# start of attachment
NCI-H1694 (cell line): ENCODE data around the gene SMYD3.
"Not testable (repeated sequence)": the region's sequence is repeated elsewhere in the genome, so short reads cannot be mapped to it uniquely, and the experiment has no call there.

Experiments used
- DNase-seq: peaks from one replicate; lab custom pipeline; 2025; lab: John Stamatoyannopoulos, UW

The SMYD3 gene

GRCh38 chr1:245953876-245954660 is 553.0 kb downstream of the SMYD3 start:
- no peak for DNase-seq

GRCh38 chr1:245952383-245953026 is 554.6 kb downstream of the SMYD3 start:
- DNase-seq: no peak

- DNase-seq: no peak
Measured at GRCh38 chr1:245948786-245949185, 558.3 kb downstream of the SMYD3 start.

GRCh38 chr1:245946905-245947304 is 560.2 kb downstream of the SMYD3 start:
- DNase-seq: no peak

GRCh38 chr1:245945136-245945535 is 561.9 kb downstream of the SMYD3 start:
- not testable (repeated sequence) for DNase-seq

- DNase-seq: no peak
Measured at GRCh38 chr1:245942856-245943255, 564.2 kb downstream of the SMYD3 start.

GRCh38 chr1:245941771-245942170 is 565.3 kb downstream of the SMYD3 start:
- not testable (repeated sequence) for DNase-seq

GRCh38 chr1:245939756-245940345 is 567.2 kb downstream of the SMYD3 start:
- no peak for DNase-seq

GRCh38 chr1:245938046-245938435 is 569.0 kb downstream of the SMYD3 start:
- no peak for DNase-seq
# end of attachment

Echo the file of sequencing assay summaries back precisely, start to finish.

NCI-H1694 (cell line): ENCODE data around the gene SMYD3.
"Not testable (repeated sequence)": the region's sequence is repeated elsewhere in the genome, so short reads cannot be mapped to it uniquely, and the experiment has no call there.

Experiments used
- DNase-seq: peaks from one replicate; lab custom pipeline; 2025; lab: John Stamatoyannopoulos, UW

The SMYD3 gene

GRCh38 chr1:245953876-245954660 is 553.0 kb downstream of the SMYD3 start:
- no peak for DNase-seq

GRCh38 chr1:245952383-245953026 is 554.6 kb downstream of the SMYD3 start:
- DNase-seq: no peak

- DNase-seq: no peak
Measured at GRCh38 chr1:245948786-245949185, 558.3 kb downstream of the SMYD3 start.

GRCh38 chr1:245946905-245947304 is 560.2 kb downstream of the SMYD3 start:
- DNase-seq: no peak

GRCh38 chr1:245945136-245945535 is 561.9 kb downstream of the SMYD3 start:
- not testable (repeated sequence) for DNase-seq

- DNase-seq: no peak
Measured at GRCh38 chr1:245942856-245943255, 564.2 kb downstream of the SMYD3 start.

GRCh38 chr1:245941771-245942170 is 565.3 kb downstream of the SMYD3 start:
- not testable (repeated sequence) for DNase-seq

GRCh38 chr1:245939756-245940345 is 567.2 kb downstream of the SMYD3 start:
- no peak for DNase-seq

GRCh38 chr1:245938046-245938435 is 569.0 kb downstream of the SMYD3 start:
- no peak for DNase-seq